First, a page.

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I need to add line breaks in the positions that the browser naturally adds a newline in a paragraph of text.

For example:

<p>This is some very long text \n that spans a number of lines in the paragraph.</p>

This is a paragraph that the browser chose to break at the position of the \n

I need to find this position and insert a <br />

Does anyone know of any JS libraries or functions that are able to do this?

The only solutuion that I have found so far is to remove tokens from the paragraph and observe the clientHeight property to detect a change in element height. I don't have time to finish this and would like to find something that's already tested.

Edit: The reason I need to do this is that I need to accurately convert HTML to PDF. Acrobat renders text narrower than the browser does. This results in text that breaks in different positions. I need an identical ragged edge and the same number of lines in the converted PDF.


@dtsazza: Thanks for your considered answer. It's not impossible to produce a layout editor that almost exactly replciates HTML I've written 99% of one ;)

The app I'm working on allows a user to create a product catalogue by dragging on 'tiles' The tiles are fixed width, absolutely positioned divs that contain images and text. All elemets are styled so font size is fixed. My solution for finding \n in paragraph is ok 80% of the time and when it works with a given paragrah the resulting PDF is so close to the on-screen version that the differences do not matter. Paragraphs are the same height (to the pixel), images are replaced with high res versions and all bitmap artwork is replaced with SVGs generated server side.

The only slight difference between my HTML and PDF is that Acrobat renderes text slightly more narrowly which results in line slightly shorter line length.

Diodeus's solution of adding span's and finding their coords is a very good one and should give me the location of the BRs. Please remember that the user will never see the HTML with the inserted BRs - these are added so that the PDF conversion produces a paragraph that is exactly the same size.

There are lots of people that seem to think this is impossible. I already have a working app that created extremely accurate HTML->PDF conversion of our docs - I just need a better solution of adding BRs because my solution sometimes misses a BR. BTW when it does work my paragraphs are the same height as the HTML equivalents which is the result we are after.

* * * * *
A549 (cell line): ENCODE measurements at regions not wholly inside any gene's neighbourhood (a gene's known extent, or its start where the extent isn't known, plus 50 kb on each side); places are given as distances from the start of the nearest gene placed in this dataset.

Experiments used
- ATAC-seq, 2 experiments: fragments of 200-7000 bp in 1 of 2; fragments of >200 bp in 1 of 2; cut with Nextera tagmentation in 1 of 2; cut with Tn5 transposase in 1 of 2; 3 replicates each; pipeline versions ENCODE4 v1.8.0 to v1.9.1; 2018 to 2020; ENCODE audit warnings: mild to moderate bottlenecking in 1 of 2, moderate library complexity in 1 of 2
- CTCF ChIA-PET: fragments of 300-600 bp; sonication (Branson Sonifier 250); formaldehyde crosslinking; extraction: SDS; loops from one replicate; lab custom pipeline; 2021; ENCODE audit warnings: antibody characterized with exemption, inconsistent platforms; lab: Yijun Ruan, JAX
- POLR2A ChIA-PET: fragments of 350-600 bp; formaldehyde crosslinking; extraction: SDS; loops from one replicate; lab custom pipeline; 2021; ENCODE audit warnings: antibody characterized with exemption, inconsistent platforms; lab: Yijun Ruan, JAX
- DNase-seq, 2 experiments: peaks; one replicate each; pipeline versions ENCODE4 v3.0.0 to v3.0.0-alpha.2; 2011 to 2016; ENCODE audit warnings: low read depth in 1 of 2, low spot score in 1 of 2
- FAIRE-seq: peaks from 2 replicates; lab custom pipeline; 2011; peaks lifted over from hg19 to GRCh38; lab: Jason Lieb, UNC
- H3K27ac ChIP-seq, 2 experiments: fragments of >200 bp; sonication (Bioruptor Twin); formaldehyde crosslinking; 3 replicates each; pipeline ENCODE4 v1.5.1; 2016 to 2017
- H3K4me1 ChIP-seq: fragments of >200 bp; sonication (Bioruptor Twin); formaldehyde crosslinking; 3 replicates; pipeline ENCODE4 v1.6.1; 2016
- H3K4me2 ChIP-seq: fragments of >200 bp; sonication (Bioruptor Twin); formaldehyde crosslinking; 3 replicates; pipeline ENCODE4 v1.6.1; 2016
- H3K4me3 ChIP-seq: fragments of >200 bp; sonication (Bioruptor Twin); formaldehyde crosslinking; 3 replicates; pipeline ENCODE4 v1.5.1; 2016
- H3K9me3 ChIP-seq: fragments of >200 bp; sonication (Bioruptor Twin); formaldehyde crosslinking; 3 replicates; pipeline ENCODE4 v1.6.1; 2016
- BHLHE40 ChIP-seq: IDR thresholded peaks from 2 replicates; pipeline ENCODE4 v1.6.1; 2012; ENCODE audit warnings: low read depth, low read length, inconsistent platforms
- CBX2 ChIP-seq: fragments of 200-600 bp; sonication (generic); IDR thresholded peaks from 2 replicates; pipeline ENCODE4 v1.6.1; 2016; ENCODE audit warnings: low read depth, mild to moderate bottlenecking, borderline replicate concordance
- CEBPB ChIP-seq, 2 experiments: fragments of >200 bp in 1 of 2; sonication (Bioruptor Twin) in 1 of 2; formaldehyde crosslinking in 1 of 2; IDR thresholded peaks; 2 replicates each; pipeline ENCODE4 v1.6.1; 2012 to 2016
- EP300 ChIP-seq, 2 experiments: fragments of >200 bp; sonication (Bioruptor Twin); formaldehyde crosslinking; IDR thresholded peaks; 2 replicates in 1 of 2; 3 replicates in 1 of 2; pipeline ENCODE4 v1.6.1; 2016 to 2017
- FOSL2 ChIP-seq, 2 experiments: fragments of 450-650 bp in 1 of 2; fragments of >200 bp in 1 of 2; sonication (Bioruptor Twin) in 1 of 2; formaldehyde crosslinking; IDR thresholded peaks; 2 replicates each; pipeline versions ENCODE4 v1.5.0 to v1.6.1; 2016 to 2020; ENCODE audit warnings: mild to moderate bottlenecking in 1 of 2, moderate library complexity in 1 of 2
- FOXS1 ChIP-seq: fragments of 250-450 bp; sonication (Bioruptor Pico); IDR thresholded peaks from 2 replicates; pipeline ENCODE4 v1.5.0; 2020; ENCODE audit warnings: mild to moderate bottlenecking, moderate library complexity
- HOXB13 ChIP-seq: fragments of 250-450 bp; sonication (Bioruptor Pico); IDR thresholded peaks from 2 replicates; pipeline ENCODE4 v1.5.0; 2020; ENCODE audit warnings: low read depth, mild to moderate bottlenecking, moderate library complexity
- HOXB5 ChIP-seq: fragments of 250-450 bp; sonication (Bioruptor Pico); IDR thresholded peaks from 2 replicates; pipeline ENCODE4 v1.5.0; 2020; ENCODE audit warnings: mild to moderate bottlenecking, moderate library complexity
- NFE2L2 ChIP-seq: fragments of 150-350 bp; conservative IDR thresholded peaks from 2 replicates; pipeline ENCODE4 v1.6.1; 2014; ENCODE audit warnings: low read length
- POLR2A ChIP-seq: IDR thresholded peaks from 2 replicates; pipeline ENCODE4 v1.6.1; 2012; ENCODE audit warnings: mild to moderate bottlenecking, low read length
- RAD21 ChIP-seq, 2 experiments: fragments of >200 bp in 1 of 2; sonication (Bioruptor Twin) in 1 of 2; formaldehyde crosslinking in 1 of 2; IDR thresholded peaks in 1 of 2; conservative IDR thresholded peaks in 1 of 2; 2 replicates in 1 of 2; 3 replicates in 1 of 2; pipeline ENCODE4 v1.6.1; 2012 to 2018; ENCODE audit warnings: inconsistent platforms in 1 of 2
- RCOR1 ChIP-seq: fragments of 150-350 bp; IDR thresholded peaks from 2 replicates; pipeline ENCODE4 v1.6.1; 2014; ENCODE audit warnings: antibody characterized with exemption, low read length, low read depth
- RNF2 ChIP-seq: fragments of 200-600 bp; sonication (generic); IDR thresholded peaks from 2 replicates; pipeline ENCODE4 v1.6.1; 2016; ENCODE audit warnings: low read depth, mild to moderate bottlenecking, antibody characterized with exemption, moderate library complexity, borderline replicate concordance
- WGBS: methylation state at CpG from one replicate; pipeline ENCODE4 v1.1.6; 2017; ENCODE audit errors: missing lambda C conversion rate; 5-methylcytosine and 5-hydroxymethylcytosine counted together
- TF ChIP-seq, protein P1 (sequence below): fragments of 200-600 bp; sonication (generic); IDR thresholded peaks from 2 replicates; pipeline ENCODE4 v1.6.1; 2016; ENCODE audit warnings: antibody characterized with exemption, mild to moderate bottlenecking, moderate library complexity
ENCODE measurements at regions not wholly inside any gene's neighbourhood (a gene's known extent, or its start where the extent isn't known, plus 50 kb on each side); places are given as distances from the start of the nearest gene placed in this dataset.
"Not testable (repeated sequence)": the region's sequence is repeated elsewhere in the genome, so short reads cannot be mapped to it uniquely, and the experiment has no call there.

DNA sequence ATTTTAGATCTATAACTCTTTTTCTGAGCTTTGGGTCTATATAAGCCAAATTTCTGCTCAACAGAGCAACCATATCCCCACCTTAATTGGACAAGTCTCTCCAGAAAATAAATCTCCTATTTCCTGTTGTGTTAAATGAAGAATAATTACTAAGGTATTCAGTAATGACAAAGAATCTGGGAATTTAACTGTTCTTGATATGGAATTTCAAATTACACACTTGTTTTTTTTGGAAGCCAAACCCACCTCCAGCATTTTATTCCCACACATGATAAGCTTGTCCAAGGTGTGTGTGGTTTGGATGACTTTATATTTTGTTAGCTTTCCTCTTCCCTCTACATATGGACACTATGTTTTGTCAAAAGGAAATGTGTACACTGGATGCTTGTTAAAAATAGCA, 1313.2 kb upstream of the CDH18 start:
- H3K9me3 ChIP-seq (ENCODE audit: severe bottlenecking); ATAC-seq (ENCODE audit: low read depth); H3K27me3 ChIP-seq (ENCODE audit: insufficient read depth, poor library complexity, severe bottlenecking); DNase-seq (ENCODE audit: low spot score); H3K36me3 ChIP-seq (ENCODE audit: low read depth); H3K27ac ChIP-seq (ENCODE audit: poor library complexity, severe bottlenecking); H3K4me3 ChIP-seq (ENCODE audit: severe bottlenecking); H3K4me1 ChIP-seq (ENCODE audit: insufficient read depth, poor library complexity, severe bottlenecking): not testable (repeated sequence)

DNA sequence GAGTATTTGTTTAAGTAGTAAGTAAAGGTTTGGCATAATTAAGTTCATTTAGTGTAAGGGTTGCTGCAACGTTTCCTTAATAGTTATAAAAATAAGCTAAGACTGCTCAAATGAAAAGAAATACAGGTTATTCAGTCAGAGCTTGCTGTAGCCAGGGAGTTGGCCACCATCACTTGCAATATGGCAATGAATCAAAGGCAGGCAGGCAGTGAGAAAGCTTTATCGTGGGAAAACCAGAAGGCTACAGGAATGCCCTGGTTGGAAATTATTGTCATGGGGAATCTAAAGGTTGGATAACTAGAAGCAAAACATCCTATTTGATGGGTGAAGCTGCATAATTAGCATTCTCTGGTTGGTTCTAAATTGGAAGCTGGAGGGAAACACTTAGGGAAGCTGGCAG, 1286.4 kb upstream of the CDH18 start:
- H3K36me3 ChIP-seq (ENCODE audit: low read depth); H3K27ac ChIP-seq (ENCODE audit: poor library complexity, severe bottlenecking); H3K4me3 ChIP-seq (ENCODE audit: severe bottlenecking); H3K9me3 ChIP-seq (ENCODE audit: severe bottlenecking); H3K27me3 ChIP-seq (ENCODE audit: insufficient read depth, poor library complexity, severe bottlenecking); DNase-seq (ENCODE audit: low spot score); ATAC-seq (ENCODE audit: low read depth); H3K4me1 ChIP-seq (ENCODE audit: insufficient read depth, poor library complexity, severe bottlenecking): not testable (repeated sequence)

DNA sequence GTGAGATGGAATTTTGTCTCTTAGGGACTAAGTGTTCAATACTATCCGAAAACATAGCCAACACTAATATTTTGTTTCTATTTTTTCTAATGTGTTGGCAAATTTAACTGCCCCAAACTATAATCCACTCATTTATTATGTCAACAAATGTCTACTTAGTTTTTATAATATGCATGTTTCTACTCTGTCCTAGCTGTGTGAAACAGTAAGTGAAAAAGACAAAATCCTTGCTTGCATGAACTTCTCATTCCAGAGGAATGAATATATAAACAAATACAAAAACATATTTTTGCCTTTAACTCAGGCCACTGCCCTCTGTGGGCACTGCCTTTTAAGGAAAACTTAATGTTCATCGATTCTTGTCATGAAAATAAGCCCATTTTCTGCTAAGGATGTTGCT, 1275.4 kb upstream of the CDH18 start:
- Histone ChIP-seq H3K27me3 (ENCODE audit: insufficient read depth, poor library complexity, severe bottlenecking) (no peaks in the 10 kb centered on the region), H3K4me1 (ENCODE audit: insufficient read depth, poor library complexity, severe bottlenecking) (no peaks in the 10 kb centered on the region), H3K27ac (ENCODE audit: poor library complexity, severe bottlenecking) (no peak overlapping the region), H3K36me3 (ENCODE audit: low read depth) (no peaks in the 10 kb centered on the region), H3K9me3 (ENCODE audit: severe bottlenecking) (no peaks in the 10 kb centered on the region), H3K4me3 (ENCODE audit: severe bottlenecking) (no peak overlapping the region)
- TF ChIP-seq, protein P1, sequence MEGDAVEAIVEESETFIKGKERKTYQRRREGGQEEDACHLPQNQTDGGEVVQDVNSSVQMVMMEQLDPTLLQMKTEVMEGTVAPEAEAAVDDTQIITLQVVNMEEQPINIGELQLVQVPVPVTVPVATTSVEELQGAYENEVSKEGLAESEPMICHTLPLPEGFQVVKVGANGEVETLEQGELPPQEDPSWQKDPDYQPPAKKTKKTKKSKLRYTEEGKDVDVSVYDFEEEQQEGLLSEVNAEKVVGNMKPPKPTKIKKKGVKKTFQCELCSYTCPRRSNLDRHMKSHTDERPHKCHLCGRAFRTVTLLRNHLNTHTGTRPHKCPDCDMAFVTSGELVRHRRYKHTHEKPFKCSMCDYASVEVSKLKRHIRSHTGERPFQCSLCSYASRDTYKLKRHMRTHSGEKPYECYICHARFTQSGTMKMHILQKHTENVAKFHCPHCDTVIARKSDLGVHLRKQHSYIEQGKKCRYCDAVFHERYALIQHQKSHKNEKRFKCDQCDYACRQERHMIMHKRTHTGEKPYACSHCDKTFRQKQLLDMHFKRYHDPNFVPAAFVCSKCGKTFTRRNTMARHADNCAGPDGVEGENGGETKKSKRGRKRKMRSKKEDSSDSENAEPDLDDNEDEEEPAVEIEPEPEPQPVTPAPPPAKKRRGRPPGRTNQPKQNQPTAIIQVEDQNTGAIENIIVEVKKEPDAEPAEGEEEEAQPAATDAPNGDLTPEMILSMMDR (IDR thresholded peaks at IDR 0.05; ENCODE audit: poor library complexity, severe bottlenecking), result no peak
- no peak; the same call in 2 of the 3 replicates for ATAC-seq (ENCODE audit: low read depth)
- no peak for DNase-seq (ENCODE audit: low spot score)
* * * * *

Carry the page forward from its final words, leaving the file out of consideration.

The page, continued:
If anyone is interested in the type of doc i'm converting then you can check ou this screen cast:

Edit: Many thanks to Diodeus - your suggestion was spot on.

Solution: for my situation it made more sense to wrap the words in spans instead of the spaces.

var text = paragraphElement.innerHTML.replace(/ /g, '</span> <span>');

text = "<span>"+text+"</span>"; //wrap first and last words.

This wraps each word in a span. I can now query the document to get all the words, iterate and compare y position. When y pos changes add a br.

This works flawlessly and gives me the results I need - Thank you!

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Can you explain why you need the br's? The line breaks are a rendering feature, it is related to font and screen size. Besides, if you resize your window the line breaks will probably be at some other place. – Miguel Ping Jan 15 '09 at 14:41
you may have some issues with this because if the person changes the font size then your breaks may fall in odd places – Josh Mein Jan 15 '09 at 14:41
I need to convert HTML accurately to PDF. Fonts are rendered slightly narrower in PDF and this results in text that breaks in different positions when converted. – Eli_s Jan 15 '09 at 14:45
can you explain what is so critical about preserving the ragged edge? – annakata Jan 15 '09 at 14:53
This is simply a requirement of the project. I'm working on a HTML/JS brochure designer. The end product (PDF) needs to match the on-screen version. – Eli_s Jan 15 '09 at 14:57

6 Answers 6

up vote 3 down vote accepted

I would suggest wrapping all spaces in a span tag and finding the coordinates of each tag. When the Y-value changes, you're on a new line.

share|improve this answer
But Y? </I'll be here all night> – Mike Robinson Jan 15 '09 at 14:45
Please see the edit – Eli_s Jan 15 '09 at 14:49
@Diodeus: Great idea will give it a shot. – Eli_s Jan 15 '09 at 14:52
I came across the same problem when I was building in-place editor using a bitmap of each character in a fancy non-browser font. I had to figure out the word-wrapping myself. Ugh. – Diodeus Jan 15 '09 at 15:02
Thanks for your help Diodeus i'm half way through implementing your idea and it is working like a charm :) – Eli_s Jan 15 '09 at 16:35

I don't think there's going to be a very clean solution to this one, if any at all. The browser will flow a paragraph to fit the available space, linebreaking where needed. Consider that if a user resizes the browser window, all the paragraphs will be rerendered and almost certainly will change their break positions. If the user changes the size of the text on the page, the paragraphs will be rerendered with different line break points. If you (or some script on your page) changes the size of another element on the page, this will change the amount of space available to a floating paragraph and again - different line break points.

Besides, changing the actual markup of your page to mimic something that the browser does for you (and does very well) seems like the wrong approach to whatever you're doing. What's the actual problem you're trying to solve here? There's probably a better way to achieve it.